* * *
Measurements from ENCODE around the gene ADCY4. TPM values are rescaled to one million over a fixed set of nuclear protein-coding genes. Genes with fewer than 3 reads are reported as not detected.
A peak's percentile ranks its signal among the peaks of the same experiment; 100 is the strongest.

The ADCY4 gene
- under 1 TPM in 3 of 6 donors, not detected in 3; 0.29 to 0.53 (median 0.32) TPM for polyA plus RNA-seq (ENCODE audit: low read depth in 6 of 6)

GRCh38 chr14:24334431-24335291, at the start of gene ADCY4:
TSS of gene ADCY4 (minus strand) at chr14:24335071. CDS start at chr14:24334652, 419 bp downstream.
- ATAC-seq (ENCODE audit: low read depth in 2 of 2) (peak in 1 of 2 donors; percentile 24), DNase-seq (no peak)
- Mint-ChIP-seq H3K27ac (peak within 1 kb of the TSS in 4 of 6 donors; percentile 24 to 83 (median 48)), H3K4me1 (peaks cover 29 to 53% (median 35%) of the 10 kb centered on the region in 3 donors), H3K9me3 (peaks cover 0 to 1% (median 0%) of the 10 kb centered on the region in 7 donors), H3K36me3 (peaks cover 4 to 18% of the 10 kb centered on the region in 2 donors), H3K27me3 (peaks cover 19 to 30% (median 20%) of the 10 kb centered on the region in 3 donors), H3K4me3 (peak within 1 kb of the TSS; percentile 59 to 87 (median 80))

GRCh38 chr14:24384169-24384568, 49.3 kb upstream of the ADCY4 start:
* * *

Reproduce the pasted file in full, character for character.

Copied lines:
Measurements from ENCODE around the gene ADCY4. TPM values are rescaled to one million over a fixed set of nuclear protein-coding genes. Genes with fewer than 3 reads are reported as not detected.
A peak's percentile ranks its signal among the peaks of the same experiment; 100 is the strongest.

The ADCY4 gene
- under 1 TPM in 3 of 6 donors, not detected in 3; 0.29 to 0.53 (median 0.32) TPM for polyA plus RNA-seq (ENCODE audit: low read depth in 6 of 6)

GRCh38 chr14:24334431-24335291, at the start of gene ADCY4:
TSS of gene ADCY4 (minus strand) at chr14:24335071. CDS start at chr14:24334652, 419 bp downstream.
- ATAC-seq (ENCODE audit: low read depth in 2 of 2) (peak in 1 of 2 donors; percentile 24), DNase-seq (no peak)
- Mint-ChIP-seq H3K27ac (peak within 1 kb of the TSS in 4 of 6 donors; percentile 24 to 83 (median 48)), H3K4me1 (peaks cover 29 to 53% (median 35%) of the 10 kb centered on the region in 3 donors), H3K9me3 (peaks cover 0 to 1% (median 0%) of the 10 kb centered on the region in 7 donors), H3K36me3 (peaks cover 4 to 18% of the 10 kb centered on the region in 2 donors), H3K27me3 (peaks cover 19 to 30% (median 20%) of the 10 kb centered on the region in 3 donors), H3K4me3 (peak within 1 kb of the TSS; percentile 59 to 87 (median 80))

GRCh38 chr14:24384169-24384568, 49.3 kb upstream of the ADCY4 start: